2.15 mi.: Fortymile Spring has a lot of reeds. Even if it is not flowing from the pipe, beware the sand around it, which is very wet, soft and sinky. After checking out the spring, return to the dry tank.
2.29 mi.: Turn north up the jeep trail. After a shallow, but steady climb, you will pass through an ungated fence, and onto a plateau. Continue north up the jeep trail, past several hundred yards of scattered PVC pipe. The hiking may not be exiciting, but the views are fantastic.
3.31 mi.: X-intersection with a hitching post and a small cement tank with a metal cover. The jeep trail east and north are obvious. (If you choose to visit Sunset arch, go about a mile east, to the second wash, take that wash north to the arch, then go about a mile west to pick up the jeep trail, then return south to the hitching post intersection; this will add 4+ miles to your journey.) The jeep trail west is much less obvious; it is so old it may not have actually seen rubber tires, but it is there.
3.71 mi.: Lone Rock, so called because it is a half mile from anything else. There may be water at the base of the rock. There is graffiti on the south side from 1937, 1925, 1919 and 1913 -- but again, no "NEMO 1934" that I could find. The rock may be climbed via a crack in the southwest or north face.
If you look at satellite view, you will see that the feint jeep trail continues west from Lone Rock to an X-intersection north of Dance Hall Rock, continuing west until it crosses Fortymile Ridge Road a few hundred feet from Hole-in-Rock Rd. You could take that feint jeep trail or, like I did, cut across the dunes towards this hike's main objective: Dance Hall Rock.
4.24 mi.: Crawl under / climb over a barbwire fence.
4.36 mi.: Northeast corner of Dance Hall Rock. Satellite view makes it appear to be a massive burn scar, but walking it is like walking on Mars. The surface is mostly slick rock, pocked with craters of varying depths and sizes, and some impassable walls. There are many ways to cross the rock, and your crossing will likely involve retracing your steps several times when you reach an impassable obstacle.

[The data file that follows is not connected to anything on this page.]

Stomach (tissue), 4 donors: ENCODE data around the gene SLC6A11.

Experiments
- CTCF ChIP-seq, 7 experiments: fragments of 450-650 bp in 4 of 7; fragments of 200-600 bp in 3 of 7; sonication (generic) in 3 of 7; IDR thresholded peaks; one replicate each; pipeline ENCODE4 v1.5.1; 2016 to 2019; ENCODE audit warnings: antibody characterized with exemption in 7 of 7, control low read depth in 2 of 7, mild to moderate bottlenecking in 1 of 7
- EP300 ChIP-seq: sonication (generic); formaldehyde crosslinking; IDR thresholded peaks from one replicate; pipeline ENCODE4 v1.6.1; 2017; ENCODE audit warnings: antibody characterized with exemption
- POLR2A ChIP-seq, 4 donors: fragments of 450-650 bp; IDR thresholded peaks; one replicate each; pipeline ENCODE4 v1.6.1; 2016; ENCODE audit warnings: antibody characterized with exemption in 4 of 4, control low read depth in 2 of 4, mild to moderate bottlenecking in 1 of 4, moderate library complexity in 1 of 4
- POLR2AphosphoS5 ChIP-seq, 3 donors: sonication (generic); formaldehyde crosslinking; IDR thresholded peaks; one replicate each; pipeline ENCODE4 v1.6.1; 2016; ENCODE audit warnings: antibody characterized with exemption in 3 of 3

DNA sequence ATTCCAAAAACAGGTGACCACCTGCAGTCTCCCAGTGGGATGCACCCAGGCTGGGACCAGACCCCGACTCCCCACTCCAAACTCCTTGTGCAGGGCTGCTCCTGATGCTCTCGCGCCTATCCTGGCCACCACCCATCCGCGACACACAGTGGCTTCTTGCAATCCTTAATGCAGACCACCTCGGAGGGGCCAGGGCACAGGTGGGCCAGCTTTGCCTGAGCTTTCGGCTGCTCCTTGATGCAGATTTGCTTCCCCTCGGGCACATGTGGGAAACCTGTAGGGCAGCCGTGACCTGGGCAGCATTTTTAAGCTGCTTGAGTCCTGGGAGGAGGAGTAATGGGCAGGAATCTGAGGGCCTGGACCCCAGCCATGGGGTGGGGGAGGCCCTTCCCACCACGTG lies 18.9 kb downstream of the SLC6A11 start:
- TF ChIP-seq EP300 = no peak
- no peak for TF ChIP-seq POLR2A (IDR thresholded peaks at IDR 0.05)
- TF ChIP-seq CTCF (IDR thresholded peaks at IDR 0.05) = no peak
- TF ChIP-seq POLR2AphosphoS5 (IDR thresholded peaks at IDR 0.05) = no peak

5.00 mi.: On the official route, you eventually emerge at the top of a sandy wash, possibly marked with human foot prints. Follow the wash west, emerging on the north edge of the amphitheater's platform, adjacent to the trailhead.
5.26 mi.: Golden Spike time!
This hike is listed as One-Way.
When hiking several trails on a single "hike", log it with a generic name that describes the hike. Then link the trails traveled, check out the example.
WARNING! Hiking and outdoor related sports can be dangerous. Be responsible and prepare for the trip. Study the area you are entering and plan accordingly. Dress for the current and unexpected weather changes. Take plenty of water. Never go alone. Make an itinerary with your plan(s), route(s), destination(s) and expected return time. Give your itinerary to trusted family and/or friends.